Activist Empowers People with Disabilities

Thomas J. “T.J.” Hill, JD ’03

T.J. Hill, who has lifelong learning disabilities, strives to develop social policy for other people with disabilities through his career and civic activities. (Rob Brown)

Thomas J. “T.J.” Hill aims to “obtain the greatest number of mental health services for the greatest number of people.” He works toward this great goal as mental health policy director at Los Angeles’ Association of Community Human Services Agencies. Hill also serves on the board of the American Civil Liberties Union (ACLU) of Southern California, which he calls “one of the most progressive in the country,” and as a commissioner on the City of Santa Monica Disabilities Commission. Through these activities, Hill, JD ’03, fulfills the “obligation that came out of law school and, even before that, the desire to give back as an active member of my community,” he says.

His accomplishments are impressive enough on their own. What further distinguishes him is that he reached this point despite lifelong learning disabilities. Although the diagnosis initially was not easy for him, he embraces it today. “My disability is as much of a benefit as a problem,” he says. “I approach problem-solving from a perspective that is indicative of my disability but also reflects how I see the world.”

As a third-grader, Hill couldn’t read and was diagnosed with dyslexia, dyscalculia, dysgraphia and attention deficit hyperactivity disorder. His teacher told his parents he would never finish high school. They rejected this prognosis. Hill’s father, Thomas Charles Hill, MD ’71, a doctor in Boston, experiences similar processing disorders, which remained undiagnosed during his childhood. Hill’s sister, Melissa, grew up with learning disabilities and cerebral palsy.

“Our family normalized disability,” Hill says. “We looked at it as a typical obstacle in life that was not going to limit our ability to pursue the career we wanted or any of our dreams.”

Hill enrolled in a school with a strong special education program. There, he learned to value his perspective but “present information the way my teachers expected me to,” he says. He later transferred to a college preparatory school before attending the University of Arizona, where he majored in psychology and minored in special education and rehabilitation.

After college, Hill designed community support programs for adults with developmental disabilities and traumatic brain injuries. But he became frustrated by his limitations as a service provider: “I wanted to do something more to impact policy development,” he says. “For me, law school provided the answer to that.”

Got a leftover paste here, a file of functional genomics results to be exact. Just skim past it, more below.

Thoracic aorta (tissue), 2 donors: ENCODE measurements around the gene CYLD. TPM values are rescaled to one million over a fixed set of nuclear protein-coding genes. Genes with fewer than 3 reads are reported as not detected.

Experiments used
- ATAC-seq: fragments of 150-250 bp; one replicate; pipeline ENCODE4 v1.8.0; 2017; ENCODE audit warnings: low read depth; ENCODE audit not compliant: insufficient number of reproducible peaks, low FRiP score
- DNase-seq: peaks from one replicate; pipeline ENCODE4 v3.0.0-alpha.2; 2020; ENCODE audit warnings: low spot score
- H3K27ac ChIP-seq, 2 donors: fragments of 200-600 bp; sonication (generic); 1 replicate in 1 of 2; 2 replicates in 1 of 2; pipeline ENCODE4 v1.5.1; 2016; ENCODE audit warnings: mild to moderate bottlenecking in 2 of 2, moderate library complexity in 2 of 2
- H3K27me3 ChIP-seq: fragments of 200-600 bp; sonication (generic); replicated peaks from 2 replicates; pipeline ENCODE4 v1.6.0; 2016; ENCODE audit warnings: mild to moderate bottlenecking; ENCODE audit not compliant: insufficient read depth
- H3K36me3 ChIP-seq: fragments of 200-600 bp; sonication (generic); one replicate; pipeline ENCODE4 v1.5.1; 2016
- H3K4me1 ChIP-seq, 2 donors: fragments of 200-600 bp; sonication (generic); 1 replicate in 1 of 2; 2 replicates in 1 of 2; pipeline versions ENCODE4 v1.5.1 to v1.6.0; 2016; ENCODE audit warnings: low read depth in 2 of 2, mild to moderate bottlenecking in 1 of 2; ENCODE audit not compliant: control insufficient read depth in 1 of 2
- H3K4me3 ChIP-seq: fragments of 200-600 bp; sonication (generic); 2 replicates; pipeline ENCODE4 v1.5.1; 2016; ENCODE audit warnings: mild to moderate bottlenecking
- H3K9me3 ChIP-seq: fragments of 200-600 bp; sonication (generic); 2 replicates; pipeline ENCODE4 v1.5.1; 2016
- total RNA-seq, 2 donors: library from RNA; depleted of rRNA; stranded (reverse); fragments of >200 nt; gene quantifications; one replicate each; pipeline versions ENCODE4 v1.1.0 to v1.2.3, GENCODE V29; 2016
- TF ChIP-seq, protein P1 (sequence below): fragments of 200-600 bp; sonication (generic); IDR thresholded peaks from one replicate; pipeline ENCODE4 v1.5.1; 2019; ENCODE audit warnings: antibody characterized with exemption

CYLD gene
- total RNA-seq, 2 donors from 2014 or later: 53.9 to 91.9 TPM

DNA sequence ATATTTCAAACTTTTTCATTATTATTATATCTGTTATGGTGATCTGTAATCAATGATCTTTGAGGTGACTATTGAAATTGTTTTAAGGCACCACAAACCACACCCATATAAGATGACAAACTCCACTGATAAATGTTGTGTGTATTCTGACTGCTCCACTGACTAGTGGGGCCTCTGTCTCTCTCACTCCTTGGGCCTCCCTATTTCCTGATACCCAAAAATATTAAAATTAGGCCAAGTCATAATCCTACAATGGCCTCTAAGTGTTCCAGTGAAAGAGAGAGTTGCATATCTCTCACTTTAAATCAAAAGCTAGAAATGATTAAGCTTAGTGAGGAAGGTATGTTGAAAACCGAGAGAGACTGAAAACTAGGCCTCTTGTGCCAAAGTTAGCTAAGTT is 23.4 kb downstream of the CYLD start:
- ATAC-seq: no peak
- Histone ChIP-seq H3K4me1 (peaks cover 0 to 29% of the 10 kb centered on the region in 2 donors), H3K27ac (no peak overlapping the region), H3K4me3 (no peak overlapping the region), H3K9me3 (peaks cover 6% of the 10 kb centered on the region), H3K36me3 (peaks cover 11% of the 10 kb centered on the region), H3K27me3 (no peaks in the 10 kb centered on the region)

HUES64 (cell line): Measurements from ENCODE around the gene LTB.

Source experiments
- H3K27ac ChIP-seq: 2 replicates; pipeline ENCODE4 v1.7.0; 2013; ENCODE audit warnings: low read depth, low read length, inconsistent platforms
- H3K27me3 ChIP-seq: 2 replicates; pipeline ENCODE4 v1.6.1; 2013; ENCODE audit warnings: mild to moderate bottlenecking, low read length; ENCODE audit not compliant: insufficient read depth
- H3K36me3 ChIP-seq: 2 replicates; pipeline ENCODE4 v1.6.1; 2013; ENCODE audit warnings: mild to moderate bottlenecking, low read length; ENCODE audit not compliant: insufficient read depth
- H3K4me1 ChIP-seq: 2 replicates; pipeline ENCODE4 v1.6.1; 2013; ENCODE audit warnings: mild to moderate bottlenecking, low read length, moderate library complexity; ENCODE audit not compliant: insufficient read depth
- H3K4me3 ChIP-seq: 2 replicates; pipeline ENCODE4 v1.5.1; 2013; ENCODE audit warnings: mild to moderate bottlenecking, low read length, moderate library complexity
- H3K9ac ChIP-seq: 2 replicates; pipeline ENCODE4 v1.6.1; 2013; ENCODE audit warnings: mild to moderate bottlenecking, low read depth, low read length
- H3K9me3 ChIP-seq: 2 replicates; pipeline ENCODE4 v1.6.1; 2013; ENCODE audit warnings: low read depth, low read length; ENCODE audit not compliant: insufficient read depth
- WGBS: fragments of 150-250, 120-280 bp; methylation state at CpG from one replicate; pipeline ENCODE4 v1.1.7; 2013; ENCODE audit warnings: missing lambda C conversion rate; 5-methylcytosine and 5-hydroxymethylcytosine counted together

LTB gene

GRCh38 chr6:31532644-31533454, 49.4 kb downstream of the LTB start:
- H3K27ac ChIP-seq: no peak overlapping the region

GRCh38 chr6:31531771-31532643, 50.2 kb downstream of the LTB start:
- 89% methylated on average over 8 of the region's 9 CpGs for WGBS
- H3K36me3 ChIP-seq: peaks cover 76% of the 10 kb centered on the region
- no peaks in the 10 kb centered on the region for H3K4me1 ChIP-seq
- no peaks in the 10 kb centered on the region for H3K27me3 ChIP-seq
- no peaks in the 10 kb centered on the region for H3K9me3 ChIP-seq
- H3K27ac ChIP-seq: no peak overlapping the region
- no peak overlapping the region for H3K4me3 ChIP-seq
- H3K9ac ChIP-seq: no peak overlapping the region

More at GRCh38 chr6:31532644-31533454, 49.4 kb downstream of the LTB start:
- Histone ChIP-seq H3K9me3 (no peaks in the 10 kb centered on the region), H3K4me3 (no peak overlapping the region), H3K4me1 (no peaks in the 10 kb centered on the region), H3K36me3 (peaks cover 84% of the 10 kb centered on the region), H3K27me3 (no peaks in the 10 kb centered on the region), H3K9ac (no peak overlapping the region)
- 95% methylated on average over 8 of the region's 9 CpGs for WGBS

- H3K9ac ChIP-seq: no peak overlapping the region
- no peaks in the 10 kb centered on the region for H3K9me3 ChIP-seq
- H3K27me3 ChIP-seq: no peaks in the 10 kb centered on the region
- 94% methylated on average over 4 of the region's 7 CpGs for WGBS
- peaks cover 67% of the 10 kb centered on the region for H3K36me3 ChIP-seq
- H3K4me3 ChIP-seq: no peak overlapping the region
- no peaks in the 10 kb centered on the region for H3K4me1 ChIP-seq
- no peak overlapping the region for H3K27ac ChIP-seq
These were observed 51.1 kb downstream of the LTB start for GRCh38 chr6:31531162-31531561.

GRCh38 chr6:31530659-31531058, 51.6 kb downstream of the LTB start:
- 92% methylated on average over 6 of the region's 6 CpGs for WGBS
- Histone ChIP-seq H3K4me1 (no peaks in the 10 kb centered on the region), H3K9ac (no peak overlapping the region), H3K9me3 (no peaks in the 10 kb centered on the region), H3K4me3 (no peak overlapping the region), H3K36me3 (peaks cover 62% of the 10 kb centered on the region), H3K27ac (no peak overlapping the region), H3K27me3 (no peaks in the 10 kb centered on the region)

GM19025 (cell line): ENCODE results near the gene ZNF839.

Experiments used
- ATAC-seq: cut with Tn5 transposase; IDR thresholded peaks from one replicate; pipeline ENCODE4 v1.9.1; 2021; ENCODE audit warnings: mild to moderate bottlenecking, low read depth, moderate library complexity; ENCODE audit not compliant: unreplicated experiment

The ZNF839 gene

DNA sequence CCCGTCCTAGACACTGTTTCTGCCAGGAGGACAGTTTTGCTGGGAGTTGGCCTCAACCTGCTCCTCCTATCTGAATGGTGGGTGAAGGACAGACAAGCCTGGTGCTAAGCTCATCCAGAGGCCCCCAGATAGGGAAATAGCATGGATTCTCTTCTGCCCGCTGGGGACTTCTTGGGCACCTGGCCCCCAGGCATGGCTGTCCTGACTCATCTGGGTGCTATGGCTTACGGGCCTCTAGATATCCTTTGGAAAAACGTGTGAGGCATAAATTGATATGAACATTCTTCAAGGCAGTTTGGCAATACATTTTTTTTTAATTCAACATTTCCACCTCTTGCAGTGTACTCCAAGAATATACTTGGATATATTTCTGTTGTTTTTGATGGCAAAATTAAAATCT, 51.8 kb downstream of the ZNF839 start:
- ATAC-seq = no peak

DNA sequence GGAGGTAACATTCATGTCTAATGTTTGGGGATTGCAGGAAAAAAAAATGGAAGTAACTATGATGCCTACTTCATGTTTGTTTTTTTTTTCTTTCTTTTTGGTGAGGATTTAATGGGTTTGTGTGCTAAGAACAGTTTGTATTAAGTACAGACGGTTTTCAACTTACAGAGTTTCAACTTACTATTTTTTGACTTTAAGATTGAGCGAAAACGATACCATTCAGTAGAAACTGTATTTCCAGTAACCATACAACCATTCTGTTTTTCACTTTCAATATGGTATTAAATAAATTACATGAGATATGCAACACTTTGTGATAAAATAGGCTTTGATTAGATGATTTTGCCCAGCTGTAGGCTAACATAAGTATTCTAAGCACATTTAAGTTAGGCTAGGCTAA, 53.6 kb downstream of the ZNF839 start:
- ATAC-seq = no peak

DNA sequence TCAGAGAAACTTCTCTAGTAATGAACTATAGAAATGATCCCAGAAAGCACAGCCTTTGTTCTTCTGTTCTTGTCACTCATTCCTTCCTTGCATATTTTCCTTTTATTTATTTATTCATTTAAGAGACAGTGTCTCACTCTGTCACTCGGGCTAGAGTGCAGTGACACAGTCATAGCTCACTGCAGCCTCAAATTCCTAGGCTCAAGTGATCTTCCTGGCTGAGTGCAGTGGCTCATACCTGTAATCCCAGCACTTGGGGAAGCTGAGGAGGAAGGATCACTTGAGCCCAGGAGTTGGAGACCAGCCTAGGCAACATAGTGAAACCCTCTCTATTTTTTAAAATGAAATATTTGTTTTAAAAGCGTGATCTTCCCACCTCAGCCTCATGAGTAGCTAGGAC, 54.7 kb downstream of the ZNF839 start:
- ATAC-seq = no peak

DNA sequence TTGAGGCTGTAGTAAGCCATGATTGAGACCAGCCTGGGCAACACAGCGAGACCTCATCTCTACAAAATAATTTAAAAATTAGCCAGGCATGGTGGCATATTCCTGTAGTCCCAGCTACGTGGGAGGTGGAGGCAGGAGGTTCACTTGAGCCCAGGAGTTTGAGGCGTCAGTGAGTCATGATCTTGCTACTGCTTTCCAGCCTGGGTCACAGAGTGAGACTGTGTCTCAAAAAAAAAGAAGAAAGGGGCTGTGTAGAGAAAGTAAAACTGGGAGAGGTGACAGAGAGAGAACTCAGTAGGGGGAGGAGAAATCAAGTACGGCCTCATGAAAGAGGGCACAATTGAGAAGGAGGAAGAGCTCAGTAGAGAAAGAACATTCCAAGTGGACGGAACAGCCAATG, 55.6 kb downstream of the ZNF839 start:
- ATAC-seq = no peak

Throughout his time at Washington University School of Law, Hill pursued his goal by focusing on public interest law and civil rights. At the local ACLU, subsidized by a Dagen-Legomsky Summer Public Interest Fellowship, he helped effect social change by working on civil rights cases involving discrimination, free speech and the death penalty. He served as a summer associate at Disability Rights Advocates, a public interest litigation firm in California’s Bay Area. Through the university’s Congressional and Administrative Law Clinic in Washington, D.C., he interned with Sen. Tom Harkin (Iowa), author of the Americans with Disabilities Act. Hill calls this internship inspirational, adding, “It pushed me to do my current policy work.”

While at the university, Hill met his partner, Jay Heiserman. Heiserman, now a television art director, moved to California after graduating from Webster University. Two years later, Hill followed him, initially working as a program director at Los Angeles’ Disability Rights Legal Center. Though he enjoyed the job, it renewed his desire to develop, rather than enforce, policy. That brought him to the Association of Community Human Services Agencies (ACHSA).

“It’s a great fit. I am filled with the same excitement that I had when I was in Washington,” he says. “Health care is a really interesting place to be right now, and mental health is a natural extension of my work with disability rights.”

Though he’s considered a future in policymaking or politics, it’s still an open question, he says. “I’ve only been at ACHSA for a year, and I don’t know where this position will take me.”

No matter where he ends up, however, Hill will continue to empower others with disabilities. In the meantime, he and Heiserman keep busy with work and community activities. “You find the time to do the things that really matter to you,” he says.

Beth Herstein, AB ’83, is a freelance writer based in New York City.

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